In my own life, and in my experience as a Christian counselor, waiting is the soul-mate of uncertainty. They go hand-in-hand. Often, clients enter counseling feeling as though they are stuck in the ‘waiting room’ of life: mired in the painful conflict, chaos, and questions of a current situation or a memory—or both. They want answers, and they want them quickly. They want to feel better. The equation has already been assumed: answers = relief.
There is a ‘certain’ truth to this. Counseling can definitely focus on very practical solutions. It can solve problems and provide insight and education. We all have an innate drive to make sense of our lives and answers can be quite helpful.
And … answers can also get in the way. At least, this is true for answers as we have come to see them and use them—answers as antidotes.
Consider the following three scenes. They all unfold, just seconds apart, on a Seattle street:
Dusk is blushing into evening as our family emerges from a bookstore on Capitol Hill. My youngest daughter grips the railing and begins to toddle down the steps towards the sidewalk below, letting everyone know—in no uncertain terms—that she can manage on her own. Just like her big sister. A bottleneck quickly forms on the bustling stairwell. Passersby must pause as Big Sis playfully turns one step into a pirouette platform, while Little Sis ambles for balance on another. It only lasts a moment or two, but a stressful week of house-hunting has sapped my patience. I can feel my face tightening into a parental grimace, my chest tightening into task-mode.
Walking down the sidewalk, my wife and I turn to glimpse an exchange between a couple who had been behind us on the bookstore stairs. They’re now watching our girls dance among the shadows and lamplights.
Woman, with a timid glance and wistful smile: “So, are you ready for one of those?”
Man, expressionless: “Um, sure. Yeah, you know, I think so.”
Woman: Downward gaze. Face turned away. Pursed lips.
We gather the girls to cross East Pine Street and turn onto 11th Avenue, skirting the edge of Cal Anderson Park on our way back to the car. It’s getting late and everyone is tired. We just need to get home. Our pace quickens – at least until Little Sister’s attention is drawn to a mound of blankets hidden beneath the tree-line just a few feet away. The blankets stir slightly, atop a rumpled air mattress. Her eyes widen. In a fit of herald-angels exuberance, she suddenly belts out, “Nighty Night!” I wince at how my daughter’s shrill innocence has met with the plight of a stranger, and also with those homeless parts of myself, so unsettled by months of futile house-searching.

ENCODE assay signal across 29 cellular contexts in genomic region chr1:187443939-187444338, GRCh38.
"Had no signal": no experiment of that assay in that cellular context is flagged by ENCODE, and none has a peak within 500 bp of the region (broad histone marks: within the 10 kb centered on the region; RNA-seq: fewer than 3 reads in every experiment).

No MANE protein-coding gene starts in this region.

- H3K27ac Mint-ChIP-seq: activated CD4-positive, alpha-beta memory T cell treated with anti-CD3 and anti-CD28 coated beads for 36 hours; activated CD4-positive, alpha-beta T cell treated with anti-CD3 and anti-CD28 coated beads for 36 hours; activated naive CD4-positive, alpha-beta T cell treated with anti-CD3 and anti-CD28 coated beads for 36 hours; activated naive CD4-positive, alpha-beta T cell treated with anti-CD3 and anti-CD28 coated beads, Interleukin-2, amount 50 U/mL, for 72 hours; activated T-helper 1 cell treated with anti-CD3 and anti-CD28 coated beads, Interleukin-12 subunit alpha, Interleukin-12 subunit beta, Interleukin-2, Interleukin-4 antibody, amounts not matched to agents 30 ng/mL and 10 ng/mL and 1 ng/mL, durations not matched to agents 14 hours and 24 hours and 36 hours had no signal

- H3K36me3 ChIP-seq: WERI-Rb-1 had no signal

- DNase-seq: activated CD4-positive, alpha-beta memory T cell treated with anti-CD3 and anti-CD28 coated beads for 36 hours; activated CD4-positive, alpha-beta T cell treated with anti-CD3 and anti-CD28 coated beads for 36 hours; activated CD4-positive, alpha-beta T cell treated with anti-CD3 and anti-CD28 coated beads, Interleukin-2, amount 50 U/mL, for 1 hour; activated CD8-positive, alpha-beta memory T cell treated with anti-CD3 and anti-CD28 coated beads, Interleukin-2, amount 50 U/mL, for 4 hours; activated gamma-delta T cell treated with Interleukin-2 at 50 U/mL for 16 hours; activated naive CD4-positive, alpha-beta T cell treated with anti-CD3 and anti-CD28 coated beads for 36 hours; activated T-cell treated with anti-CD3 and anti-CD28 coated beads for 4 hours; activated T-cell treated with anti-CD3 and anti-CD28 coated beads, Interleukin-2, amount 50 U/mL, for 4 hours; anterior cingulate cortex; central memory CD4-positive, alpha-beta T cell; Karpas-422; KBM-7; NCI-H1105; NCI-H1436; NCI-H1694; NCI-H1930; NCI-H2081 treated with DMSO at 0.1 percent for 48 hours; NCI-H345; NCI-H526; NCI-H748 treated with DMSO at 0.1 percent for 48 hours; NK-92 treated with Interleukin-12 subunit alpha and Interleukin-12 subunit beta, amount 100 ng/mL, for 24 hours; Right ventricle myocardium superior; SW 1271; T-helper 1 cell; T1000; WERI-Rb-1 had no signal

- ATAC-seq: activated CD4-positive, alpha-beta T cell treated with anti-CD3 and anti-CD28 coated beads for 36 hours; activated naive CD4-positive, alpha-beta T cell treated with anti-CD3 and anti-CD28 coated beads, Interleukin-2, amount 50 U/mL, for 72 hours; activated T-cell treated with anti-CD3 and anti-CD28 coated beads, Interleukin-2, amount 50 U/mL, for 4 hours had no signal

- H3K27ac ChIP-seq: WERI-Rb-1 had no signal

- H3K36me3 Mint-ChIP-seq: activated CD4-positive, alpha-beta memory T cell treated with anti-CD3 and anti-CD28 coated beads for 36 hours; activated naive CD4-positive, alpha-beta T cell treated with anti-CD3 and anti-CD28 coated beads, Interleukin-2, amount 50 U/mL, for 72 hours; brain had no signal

Waiting in Uncertainty
Taken at face value, these three vignettes do not seem to share any deeper meaning. What threads them together is the enormous uncertainty they evoke—more specifically, the anxiety of waiting in that uncertainty and of being stranded in it.
In the first scene, waiting on my kids—patiently honoring and safe-guarding a simple moment of play—is threatened by the pressure to conform to social and behavioral norms, and by the shaming uncertainty of how I might be perceived by others. The second scene reveals the longing of one partner waiting on another’s desire, and the apparent loneliness in how each bears their own uncertainty. The third scene reflects that fragile (uncertain) sense of belonging and coming ‘home’ that we all yearn (wait) for, no matter how different our circumstances.